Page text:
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Participles (Morphological Aspects of)

(1,969 words)

Author(s): John Hewson
Abstract Participles are verbal forms that can have aspect but not tense, and can have direct and indirect objects. Their stem morphology is verbal, but their inflectional morphology is nominal, and they function syntactically as either adjectives or nouns. There is an extraordinary amount of variation of participial forms in Indo-European (IE) languages; English only has two ( breaking, broken); Latin has four (amātus, amāns, amātūrus, amandus) ; Ancient Greek and Sanskrit have up to a dozen. The details of the evolution of these participial systems are also diff…
Date: 2013-11-01

Aspect (and Tense)

(1,884 words)

Author(s): John Hewson
Abstract In the 20th century, it was realized that what had for generations been called tense differences, were very often aspectual differences. The same temporal event can in fact be given two different aspectual representations: I’ve seen that film; I saw it last week. Scholarly investigations of Latin and Greek led to the conclusions, based on the morphological contrasts, that the six forms of the Latin Indicative showed three tenses and two aspects, whereas the six forms of the Ancient Greek Indicative showed two tenses (Past and N…
Date: 2013-11-01

Definiteness/Definite Article

(1,905 words)

Author(s): John Hewson
Abstract Definiteness is a quasi-universal phenomenon of linguistic usage, a by-product of the mental activity of naming, of finding names for experiential items that are perceived, remembered or imagined. In languages that have no articles, it may be expressed by random definers, or even by functional sentence position in Slavic (Krámský 1972) and in non-Indo-European languages such as Finnish (Chesterman 1991). The present article explores the expression of definiteness in Ancient Greek. 1. The notion of Definiteness The noun phrase (henceforth NP) and the prepositional phras…
Date: 2013-11-01

Gnomic Aorist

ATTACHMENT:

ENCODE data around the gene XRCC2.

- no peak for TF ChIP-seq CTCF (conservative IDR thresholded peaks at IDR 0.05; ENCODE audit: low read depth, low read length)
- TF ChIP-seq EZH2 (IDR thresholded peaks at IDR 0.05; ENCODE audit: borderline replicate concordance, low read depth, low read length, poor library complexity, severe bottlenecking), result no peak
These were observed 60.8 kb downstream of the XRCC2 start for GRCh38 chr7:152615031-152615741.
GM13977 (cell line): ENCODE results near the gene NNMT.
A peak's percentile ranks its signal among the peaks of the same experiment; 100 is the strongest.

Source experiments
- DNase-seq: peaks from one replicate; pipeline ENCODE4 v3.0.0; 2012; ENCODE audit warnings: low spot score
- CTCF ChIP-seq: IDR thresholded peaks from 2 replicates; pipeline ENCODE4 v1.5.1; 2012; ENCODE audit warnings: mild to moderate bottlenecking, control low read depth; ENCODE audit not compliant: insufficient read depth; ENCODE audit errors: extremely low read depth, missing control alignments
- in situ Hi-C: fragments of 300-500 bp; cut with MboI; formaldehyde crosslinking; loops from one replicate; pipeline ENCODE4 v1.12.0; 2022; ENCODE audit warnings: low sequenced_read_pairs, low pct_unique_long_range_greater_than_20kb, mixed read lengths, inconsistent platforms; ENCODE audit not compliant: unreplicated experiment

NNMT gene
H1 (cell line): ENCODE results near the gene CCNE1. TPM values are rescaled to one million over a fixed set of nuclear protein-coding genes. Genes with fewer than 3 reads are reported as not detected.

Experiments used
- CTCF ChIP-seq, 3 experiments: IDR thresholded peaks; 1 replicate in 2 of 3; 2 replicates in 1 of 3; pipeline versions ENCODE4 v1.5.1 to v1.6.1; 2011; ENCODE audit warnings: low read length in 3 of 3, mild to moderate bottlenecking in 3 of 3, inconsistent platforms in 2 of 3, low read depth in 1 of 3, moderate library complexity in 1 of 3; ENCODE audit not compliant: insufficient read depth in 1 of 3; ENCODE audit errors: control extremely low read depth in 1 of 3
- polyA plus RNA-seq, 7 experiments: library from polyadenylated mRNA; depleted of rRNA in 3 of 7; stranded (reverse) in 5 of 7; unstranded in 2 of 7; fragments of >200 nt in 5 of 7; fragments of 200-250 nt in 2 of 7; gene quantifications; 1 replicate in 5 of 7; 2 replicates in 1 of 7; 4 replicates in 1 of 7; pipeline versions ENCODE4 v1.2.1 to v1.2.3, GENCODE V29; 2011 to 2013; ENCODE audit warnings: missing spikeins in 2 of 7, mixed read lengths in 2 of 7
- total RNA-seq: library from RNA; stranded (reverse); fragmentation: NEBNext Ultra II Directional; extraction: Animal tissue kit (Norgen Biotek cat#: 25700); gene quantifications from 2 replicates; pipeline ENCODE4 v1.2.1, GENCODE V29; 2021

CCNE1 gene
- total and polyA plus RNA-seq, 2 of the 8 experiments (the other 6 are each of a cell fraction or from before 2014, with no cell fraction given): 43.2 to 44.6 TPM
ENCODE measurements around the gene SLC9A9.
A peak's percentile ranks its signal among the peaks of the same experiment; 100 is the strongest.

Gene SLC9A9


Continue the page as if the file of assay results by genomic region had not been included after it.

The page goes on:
(552 words)

Author(s): John Hewson
Abstract The Greek gnomic aorist is a perfective past tense that is used to represent a generic fact, habitual truth, or habitual action. A gnomic form (the initial g- is silent in English) is not a particular tense or aspect. Gnomic forms represent a generic fact, a general truth, or a habitual action, and may be found with a variety of different tenses and aspects, in proverbs such as A stitch in time saves nine, Boys will be boys, or Curiosity killed the cat. A major problem for translators is that different languages not only have different verbal systems, but also differe…
Date: 2013-11-01

Structural Linguistics and Greek

(2,173 words)

Author(s): John Hewson
Abstract The governing principle of Structural Linguistics can be stated very simply: every language is a coherent system of systems (Saussure 1916:26, 29, 32, et passim). The phonological system of a language, for example, though not directly observable, is reconstructible from the allophonic data (using the traditional comparative method), and can normally be presented on less than a single page. It typically has subsystems of consonants and vowels, which in turn may have their own subsystems: vowels may have subsyste…
Date: 2014-01-22

Inchoatives/Inceptives

(817 words)

Author(s): John Hewson
Abstract Inchoatives and Inceptives are two slightly different aspectual categories both of which represent the onset of an event. An Inchoative indicates a change of state: the plane landed (and remained on the ground), the sun rose/set (daylight and darkness). An Inceptive results in a new activity: he started to run, read, talk or an action: she started to open/close the door. These examples are of lexical aspect (Aktionsart) but some languages also have grammatical markers for these aspects. The terms inchoative and inceptive are not fundamentally different in meaning; bot…
Date: 2013-11-01